Book review: Richard Fortey’s “Life”

As far as the telling of history goes, there can be little more ambitious than the entire history of life from the dawn of the Precambrian to the present day. That is just what paleontologist Richard Fortey attempts in his book Life: A Natural History of the First Four Billion Years of Life on Earth published by Vintage.

Life is a tour of the development of our planet, and puts our current state of the world in its humble place. The land biodiversity that we are so accustomed to as well as the existence of anything remotely resembling ourselves, is a relatively recent occurrence, and Fortey shows us the huge changes that the earth went through to get to the present day.

Many readers will be excited to read the chapters on dinosaurs and their extinction. The author did a great job here of portraying the controversies and ideas surrounding the exact nature of this cataclysm. Personally, I really enjoyed the earlier chapters on the little creatures that inhabited the ancient oceans. They were small, often delicate things that give the impression of a gentler time with gentle creatures. What I wouldn’t give to view the planet at that time, though through much of it the atmosphere would not even be suitable for human breathing!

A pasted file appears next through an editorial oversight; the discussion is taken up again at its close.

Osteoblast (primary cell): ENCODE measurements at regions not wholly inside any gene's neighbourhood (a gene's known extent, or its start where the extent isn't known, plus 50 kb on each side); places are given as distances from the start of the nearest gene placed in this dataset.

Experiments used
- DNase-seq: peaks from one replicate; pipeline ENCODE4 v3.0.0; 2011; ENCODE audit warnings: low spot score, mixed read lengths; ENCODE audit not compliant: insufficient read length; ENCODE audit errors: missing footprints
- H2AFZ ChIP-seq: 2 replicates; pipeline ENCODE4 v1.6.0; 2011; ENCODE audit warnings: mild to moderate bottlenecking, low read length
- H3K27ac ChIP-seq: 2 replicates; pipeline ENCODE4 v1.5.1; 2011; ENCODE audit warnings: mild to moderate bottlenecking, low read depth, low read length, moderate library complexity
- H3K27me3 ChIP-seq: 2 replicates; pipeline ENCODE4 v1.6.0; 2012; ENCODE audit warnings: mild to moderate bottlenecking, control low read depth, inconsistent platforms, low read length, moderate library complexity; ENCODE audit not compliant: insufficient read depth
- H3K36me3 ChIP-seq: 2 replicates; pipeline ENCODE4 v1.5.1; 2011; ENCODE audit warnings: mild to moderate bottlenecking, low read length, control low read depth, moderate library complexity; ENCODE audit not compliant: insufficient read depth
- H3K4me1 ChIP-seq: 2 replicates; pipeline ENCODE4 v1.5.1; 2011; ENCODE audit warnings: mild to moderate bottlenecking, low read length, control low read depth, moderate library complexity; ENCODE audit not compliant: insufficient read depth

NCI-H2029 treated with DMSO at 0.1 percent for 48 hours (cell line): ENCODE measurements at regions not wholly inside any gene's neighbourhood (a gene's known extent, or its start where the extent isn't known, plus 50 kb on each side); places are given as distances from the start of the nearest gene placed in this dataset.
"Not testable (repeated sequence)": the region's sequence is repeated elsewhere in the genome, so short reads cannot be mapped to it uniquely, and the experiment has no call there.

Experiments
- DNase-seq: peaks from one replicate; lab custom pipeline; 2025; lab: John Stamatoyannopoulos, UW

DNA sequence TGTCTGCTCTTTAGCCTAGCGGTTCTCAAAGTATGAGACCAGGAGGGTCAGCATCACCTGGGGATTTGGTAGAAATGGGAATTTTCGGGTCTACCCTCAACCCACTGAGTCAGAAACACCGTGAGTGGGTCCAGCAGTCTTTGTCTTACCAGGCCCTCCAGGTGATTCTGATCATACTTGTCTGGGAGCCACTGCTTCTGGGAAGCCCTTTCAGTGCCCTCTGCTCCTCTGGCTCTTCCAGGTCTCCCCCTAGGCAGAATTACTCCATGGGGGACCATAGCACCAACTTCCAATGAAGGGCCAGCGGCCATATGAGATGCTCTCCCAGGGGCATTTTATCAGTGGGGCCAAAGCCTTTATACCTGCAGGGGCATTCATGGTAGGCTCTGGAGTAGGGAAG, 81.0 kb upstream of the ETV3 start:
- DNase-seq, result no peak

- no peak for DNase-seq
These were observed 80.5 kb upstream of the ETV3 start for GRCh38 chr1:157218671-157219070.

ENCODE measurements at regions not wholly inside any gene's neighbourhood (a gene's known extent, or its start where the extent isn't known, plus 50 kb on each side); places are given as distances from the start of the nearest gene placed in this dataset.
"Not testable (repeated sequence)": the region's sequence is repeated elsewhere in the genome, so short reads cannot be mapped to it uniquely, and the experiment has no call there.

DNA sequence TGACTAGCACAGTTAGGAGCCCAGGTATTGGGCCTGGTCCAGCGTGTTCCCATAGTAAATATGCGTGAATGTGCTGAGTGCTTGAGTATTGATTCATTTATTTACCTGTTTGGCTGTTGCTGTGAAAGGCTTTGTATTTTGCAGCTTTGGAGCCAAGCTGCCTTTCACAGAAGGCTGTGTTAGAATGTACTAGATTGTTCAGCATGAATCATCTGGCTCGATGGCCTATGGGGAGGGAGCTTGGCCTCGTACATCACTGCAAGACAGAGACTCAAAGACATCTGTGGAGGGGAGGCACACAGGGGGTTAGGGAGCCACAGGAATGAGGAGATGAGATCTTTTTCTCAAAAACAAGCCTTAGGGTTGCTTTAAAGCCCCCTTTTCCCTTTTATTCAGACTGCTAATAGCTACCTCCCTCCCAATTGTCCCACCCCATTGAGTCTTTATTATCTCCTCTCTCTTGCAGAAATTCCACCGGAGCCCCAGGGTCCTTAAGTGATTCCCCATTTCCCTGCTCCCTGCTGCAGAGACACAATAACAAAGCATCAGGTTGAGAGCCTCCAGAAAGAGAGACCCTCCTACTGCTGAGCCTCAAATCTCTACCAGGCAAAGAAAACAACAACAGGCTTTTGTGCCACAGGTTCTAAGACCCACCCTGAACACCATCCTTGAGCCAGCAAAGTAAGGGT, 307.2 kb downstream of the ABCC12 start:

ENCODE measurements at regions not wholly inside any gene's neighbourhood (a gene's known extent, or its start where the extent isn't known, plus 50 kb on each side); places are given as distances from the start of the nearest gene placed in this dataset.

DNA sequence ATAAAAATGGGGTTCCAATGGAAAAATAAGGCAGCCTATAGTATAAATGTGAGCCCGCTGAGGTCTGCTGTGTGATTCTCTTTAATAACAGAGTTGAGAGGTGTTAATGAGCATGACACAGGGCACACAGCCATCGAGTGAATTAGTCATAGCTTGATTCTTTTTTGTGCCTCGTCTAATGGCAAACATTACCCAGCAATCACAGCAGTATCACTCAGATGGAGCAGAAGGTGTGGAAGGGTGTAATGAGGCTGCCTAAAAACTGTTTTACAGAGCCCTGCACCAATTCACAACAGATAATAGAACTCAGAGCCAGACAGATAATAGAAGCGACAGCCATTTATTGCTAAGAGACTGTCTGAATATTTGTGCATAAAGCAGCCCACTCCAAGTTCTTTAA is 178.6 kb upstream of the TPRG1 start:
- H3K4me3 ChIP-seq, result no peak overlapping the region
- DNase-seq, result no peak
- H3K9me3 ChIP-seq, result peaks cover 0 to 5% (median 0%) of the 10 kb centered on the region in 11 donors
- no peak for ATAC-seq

From plants to reptiles to birds to mammals, this book touches upon all aspects of life and its evolution. The narratives are imbued with the personal journey of the author to discover many of the facts in this book. Although at times I found his tangents into literature and human history a distracting, I found his choice of style and witty language to give the perfect grandeur to such an epic story. In fact, the story is so epic that I suggest to readers of this book that they create their own timeline of geologic history based on this chart, and have it handy when reading the book.

Although the story in Life was partially presented in minute and dim fragments to me in school, until now I had never be exposed to such cohesiveness, and I believe this knowledge should be known by everyone. Highly recommended!

Leave a comment

Fields marked with * are required. LaTeX snippets may be entered by surrounding them with single dollar signs. Use double dollar signs for display equations.